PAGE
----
Independent: Men interested in paying for sex duped into listening to harrowing true stories about trafficking
‘This publicity campaign exploits women’s experience of violence and trauma to promote the criminalisation of prostitution which in reality is making it more dangerous and difficult for women to work,’ says campaigner
The campaign, launched by a non-profit organisation called Talita which supports women who have been trafficked or exploited into prostitution, says it provides the chance to “Get in touch with experienced girls, today,” and “Real girls, no fake profiles” via a phone number.
But each name simply leads the caller to a recording of a woman who reveals she has been trafficked or abused while doing sex work. The scheme can be seen on billboards in Sweden as well as being featured in some of the Scandinavian nation’s biggest newspapers.
In one example, a woman called Abigail, who recounts her story for the campaign, speaks of the abuse she endured after being trafficked to Stockholm to work as a sex worker.
“I especially remember the encounter with the man, who I was forced to meet time and time again, he used to burn me with cigarettes and bite me so hard that I started to bleed,” she says.
While a girl called Sonia from Hungary explains how her life radically changed when she moved to Stockholm with a man.
“But once there he was transformed,” she adds. “He refused to let me go out, beat me when I did not do as he said, raped me and let other men have sex with me for money. I became more and more broken down with each passing day. The man I married had turned into a pimp. I never saw any money.”
The money the caller has paid to ring the fake call girl service is used to fund the charity. The campaign was created by a creative agency called Åkestam Holst which is known for creating a poster for Ikea which could also be used as a pregnancy test. It gave women who got positive pregnancy results a discount on a crib in a bid to help single parents and families struggling for money.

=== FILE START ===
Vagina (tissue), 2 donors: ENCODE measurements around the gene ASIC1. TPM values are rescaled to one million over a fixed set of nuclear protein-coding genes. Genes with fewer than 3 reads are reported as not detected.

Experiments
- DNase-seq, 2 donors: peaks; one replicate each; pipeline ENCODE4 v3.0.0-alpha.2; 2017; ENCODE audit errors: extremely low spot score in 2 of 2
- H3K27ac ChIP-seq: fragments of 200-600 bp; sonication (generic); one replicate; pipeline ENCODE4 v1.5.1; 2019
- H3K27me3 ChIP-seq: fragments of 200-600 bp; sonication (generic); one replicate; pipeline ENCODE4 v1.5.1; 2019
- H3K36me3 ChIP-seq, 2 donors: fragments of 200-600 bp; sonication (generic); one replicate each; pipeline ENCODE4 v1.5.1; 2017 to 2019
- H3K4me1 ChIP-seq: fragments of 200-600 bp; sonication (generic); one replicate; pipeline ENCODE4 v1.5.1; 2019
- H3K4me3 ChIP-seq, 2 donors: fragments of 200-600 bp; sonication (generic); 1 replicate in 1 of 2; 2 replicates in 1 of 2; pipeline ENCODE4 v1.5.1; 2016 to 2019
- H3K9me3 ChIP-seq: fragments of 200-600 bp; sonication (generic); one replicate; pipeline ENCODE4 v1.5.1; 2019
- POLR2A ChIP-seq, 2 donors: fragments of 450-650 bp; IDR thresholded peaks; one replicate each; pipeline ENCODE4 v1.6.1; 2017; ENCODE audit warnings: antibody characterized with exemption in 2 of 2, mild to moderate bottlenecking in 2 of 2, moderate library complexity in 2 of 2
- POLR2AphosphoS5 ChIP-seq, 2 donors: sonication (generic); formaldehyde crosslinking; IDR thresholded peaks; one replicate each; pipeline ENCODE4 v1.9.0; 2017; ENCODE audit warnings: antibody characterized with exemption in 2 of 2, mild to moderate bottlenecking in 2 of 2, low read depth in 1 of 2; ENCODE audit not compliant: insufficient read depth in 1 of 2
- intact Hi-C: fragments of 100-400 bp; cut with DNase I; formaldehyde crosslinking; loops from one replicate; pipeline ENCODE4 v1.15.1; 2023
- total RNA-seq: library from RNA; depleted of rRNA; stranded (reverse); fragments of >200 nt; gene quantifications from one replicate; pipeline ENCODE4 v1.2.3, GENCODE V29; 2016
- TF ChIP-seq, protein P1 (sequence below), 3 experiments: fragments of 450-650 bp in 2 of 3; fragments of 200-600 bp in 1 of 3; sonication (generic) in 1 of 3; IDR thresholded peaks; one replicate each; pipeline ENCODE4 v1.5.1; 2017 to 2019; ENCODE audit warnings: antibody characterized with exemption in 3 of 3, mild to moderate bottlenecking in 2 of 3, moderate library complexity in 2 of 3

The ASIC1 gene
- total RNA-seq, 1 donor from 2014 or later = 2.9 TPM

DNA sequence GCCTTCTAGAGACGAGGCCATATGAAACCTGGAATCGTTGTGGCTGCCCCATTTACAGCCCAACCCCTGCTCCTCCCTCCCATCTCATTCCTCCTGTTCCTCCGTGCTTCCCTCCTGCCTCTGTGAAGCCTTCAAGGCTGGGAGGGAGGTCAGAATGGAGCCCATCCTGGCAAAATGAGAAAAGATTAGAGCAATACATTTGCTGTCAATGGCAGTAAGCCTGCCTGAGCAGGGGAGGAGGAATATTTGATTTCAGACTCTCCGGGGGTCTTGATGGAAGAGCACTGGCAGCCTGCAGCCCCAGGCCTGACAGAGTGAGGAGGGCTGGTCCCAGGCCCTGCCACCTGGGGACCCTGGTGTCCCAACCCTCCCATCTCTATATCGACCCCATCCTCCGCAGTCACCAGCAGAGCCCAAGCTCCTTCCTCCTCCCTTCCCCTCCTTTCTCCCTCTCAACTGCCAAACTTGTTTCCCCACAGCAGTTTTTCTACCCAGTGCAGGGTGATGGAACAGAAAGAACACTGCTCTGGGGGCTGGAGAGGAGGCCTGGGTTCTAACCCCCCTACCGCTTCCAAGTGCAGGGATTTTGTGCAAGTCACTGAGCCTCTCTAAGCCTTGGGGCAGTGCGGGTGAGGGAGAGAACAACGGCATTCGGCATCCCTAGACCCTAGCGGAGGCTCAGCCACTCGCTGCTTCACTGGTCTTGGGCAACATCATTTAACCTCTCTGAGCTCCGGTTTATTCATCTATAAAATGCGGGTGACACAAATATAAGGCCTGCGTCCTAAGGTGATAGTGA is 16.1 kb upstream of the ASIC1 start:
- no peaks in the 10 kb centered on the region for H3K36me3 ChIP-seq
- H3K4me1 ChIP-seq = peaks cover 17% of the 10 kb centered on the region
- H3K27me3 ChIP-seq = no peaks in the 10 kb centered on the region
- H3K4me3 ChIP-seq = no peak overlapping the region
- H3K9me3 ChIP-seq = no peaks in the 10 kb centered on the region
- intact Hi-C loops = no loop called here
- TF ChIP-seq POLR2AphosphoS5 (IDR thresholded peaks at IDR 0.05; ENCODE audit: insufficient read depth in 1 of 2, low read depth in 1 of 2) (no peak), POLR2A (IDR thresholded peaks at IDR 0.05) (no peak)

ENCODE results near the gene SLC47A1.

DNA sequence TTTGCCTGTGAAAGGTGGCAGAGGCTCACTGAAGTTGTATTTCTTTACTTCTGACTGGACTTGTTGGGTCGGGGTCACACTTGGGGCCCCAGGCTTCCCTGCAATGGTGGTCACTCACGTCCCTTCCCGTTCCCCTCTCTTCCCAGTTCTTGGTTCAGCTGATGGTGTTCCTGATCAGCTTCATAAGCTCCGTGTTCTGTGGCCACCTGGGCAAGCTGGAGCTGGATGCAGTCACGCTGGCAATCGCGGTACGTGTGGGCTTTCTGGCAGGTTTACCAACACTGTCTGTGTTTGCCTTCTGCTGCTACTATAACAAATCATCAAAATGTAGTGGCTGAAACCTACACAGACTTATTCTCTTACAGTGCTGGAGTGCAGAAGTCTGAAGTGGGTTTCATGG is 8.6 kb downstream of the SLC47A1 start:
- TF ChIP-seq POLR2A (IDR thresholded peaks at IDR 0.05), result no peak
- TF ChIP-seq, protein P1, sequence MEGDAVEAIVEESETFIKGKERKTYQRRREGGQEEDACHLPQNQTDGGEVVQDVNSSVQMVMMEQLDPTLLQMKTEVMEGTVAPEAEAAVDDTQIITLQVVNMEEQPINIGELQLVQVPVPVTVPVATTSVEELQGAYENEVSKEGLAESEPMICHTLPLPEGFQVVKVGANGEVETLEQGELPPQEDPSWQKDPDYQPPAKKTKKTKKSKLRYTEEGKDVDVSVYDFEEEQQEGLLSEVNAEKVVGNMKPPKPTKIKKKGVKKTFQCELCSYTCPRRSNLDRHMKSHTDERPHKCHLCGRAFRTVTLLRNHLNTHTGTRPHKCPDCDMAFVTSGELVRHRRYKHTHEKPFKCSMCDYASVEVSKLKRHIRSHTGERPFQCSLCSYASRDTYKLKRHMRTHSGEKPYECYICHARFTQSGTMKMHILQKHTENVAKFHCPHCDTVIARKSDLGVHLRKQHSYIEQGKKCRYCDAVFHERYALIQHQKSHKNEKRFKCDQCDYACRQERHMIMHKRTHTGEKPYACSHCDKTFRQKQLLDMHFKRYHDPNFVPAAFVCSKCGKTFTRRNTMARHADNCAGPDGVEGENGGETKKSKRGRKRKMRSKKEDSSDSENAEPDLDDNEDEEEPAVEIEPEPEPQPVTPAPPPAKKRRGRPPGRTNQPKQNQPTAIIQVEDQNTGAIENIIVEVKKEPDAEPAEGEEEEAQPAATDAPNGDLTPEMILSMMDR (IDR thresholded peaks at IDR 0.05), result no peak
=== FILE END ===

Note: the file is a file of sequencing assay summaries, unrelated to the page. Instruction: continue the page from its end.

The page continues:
Josephine Appelqvist, the co-founder of Talita, said: “These are men from all kinds of backgrounds, cities and ages, and most of them think their actions are okay, even though it’s illegal to buy sex in Sweden. We wanted them to hear what their actions actually have contributed to. The stories, the experiences these women share, are horrific, but they need to be listened to.”
However, a leading campaign group which supports the decriminalisation of prostitution has hit out at the advertising campaign – arguing it “exploits” women’s genuine experiences of violence and bolsters discrimination sex workers routinely endure.
Niki Adams, a spokesperson for the English Collective of Prostitutes (ECP), which is based in the UK, told The Independent: “This publicity campaign exploits women’s experience of violence and trauma to promote the criminalisation of prostitution which in reality is making it more dangerous and difficult for women to work.
“This approach is fundamentally flawed because demand for prostitution isn’t fuelled by men’s desire for sex but for women’s need for money. So if you want women to be able to escape violence they need money and assess to justice. And it is not true that sex workers were decriminalised under this law in Sweden which criminalises clients.
“Far from it, even this publicity campaign reports that the police raid brothels. It’s women that are terrorised by such raids, with migrant, trans and women of colour in particular then targeted for abuse and deportation.
“Services like Talita that claim to help women exit sex work but which are teeming with judgemental attitudes that reduce women to victims, just reinforce the stigma and discrimination faced by sex workers.”